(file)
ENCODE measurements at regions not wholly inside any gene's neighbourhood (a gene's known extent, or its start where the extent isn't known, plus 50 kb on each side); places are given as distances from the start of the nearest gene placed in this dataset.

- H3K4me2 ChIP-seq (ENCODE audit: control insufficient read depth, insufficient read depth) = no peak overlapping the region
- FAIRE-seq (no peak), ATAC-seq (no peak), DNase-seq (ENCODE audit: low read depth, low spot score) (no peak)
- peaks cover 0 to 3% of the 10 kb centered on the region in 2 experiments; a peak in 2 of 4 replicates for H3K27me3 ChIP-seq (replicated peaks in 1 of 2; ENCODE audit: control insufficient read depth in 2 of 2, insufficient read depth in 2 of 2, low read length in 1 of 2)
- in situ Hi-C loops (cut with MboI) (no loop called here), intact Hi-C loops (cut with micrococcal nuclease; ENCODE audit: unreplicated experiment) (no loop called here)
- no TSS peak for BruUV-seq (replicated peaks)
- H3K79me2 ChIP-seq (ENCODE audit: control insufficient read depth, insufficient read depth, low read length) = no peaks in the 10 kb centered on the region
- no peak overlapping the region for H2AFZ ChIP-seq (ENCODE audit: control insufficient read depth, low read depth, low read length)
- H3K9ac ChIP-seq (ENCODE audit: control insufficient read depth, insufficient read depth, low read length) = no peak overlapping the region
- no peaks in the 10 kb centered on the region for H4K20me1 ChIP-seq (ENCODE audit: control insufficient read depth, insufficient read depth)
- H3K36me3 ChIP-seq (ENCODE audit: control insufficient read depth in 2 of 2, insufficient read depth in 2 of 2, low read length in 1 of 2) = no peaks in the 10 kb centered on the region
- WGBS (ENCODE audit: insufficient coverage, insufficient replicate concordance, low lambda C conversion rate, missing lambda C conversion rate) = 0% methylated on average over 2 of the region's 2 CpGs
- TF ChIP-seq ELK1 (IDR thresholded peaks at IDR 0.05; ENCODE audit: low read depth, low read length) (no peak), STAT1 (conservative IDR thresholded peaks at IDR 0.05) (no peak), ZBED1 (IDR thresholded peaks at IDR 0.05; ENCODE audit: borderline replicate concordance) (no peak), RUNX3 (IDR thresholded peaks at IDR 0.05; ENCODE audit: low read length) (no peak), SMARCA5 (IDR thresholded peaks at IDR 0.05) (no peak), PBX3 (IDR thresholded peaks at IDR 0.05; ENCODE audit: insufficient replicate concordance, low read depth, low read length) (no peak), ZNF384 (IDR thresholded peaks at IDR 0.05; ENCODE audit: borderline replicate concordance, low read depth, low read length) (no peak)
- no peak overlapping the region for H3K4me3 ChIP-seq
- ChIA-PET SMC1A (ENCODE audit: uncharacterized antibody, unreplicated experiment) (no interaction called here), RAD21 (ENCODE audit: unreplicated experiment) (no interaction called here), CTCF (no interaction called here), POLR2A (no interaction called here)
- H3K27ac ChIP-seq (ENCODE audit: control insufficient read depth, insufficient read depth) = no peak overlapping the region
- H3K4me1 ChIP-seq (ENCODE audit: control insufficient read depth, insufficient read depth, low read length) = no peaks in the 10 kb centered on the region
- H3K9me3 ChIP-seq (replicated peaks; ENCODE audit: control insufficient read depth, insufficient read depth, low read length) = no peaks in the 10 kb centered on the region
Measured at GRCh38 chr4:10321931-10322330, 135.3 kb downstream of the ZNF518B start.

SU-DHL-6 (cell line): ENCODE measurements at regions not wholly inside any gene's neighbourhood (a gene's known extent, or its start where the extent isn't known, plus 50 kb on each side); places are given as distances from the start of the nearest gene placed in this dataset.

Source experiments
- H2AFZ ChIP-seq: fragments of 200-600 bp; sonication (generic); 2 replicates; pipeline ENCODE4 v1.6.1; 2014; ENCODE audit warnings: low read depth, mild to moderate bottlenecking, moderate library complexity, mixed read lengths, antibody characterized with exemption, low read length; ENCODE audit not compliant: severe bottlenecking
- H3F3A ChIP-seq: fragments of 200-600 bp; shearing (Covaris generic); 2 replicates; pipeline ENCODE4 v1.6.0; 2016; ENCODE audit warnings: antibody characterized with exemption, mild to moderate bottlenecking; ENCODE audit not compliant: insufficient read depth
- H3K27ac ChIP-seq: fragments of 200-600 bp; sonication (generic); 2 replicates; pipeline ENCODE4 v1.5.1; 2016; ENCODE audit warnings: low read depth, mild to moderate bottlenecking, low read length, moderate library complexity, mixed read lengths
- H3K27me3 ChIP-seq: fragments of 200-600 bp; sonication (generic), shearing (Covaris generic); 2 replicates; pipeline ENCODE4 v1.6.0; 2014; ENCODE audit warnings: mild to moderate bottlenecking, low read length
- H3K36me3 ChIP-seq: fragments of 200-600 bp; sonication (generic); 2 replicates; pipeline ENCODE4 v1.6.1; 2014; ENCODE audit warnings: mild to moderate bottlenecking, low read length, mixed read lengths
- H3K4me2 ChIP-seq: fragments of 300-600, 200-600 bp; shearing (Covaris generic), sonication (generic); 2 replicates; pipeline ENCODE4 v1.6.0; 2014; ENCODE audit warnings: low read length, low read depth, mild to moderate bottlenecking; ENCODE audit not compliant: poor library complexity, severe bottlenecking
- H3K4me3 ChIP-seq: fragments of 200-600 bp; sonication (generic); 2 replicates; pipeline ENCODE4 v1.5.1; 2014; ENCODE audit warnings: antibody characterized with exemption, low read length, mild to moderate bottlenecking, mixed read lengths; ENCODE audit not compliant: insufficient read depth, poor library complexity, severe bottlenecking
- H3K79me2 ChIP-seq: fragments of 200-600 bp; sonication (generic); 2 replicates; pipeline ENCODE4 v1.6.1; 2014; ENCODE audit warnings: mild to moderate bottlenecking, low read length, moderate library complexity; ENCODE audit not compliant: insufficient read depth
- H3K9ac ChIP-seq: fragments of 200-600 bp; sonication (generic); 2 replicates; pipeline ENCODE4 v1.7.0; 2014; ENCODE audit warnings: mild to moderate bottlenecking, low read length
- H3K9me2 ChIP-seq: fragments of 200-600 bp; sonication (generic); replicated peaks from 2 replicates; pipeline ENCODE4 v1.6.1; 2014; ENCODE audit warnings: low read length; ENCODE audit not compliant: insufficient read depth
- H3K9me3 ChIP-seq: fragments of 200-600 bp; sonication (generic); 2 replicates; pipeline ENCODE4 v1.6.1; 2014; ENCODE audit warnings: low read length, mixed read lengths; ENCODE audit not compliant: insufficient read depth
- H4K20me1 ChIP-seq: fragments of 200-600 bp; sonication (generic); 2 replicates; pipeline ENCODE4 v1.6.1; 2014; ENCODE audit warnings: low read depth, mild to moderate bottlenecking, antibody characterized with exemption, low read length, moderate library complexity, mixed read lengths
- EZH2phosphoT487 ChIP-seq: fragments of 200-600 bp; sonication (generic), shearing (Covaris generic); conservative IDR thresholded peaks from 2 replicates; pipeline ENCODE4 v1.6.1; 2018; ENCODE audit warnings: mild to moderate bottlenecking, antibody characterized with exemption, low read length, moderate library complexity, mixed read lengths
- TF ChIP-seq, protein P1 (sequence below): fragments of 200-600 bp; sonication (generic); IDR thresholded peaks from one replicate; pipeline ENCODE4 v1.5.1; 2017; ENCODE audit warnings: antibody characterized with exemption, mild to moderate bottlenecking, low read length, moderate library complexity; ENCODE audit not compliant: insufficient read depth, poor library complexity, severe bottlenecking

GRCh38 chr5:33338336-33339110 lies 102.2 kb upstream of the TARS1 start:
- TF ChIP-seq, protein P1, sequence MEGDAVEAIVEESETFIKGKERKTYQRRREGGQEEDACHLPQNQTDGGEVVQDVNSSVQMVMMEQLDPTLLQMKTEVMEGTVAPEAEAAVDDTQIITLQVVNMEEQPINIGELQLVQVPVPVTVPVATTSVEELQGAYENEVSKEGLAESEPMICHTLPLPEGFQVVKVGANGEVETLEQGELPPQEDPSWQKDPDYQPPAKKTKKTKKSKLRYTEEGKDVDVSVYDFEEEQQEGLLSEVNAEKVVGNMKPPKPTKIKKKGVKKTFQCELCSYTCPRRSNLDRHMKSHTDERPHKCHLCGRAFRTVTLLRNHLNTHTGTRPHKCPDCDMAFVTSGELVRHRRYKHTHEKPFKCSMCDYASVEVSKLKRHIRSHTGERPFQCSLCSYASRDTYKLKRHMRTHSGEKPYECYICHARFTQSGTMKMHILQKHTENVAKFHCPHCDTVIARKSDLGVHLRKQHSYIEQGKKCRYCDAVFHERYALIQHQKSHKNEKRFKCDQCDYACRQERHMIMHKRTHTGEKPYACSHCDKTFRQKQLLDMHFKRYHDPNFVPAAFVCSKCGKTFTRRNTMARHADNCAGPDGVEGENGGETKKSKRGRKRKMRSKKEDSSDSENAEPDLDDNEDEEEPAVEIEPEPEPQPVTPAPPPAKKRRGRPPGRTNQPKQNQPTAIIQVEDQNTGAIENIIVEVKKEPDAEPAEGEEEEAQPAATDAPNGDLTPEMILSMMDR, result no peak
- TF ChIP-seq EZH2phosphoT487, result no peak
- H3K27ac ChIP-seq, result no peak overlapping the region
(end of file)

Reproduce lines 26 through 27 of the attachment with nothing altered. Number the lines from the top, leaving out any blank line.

- H3K36me3 ChIP-seq: fragments of 200-600 bp; sonication (generic); 2 replicates; pipeline ENCODE4 v1.6.1; 2014; ENCODE audit warnings: mild to moderate bottlenecking, low read length, mixed read lengths
- H3K4me2 ChIP-seq: fragments of 300-600, 200-600 bp; shearing (Covaris generic), sonication (generic); 2 replicates; pipeline ENCODE4 v1.6.0; 2014; ENCODE audit warnings: low read length, low read depth, mild to moderate bottlenecking; ENCODE audit not compliant: poor library complexity, severe bottlenecking